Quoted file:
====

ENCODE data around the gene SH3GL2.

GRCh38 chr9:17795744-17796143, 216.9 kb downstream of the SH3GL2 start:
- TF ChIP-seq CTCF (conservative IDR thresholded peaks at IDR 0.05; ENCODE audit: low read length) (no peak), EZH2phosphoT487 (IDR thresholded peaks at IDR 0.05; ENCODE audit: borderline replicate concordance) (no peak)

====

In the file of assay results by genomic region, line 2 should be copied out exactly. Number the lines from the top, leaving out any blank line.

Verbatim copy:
GRCh38 chr9:17795744-17796143, 216.9 kb downstream of the SH3GL2 start: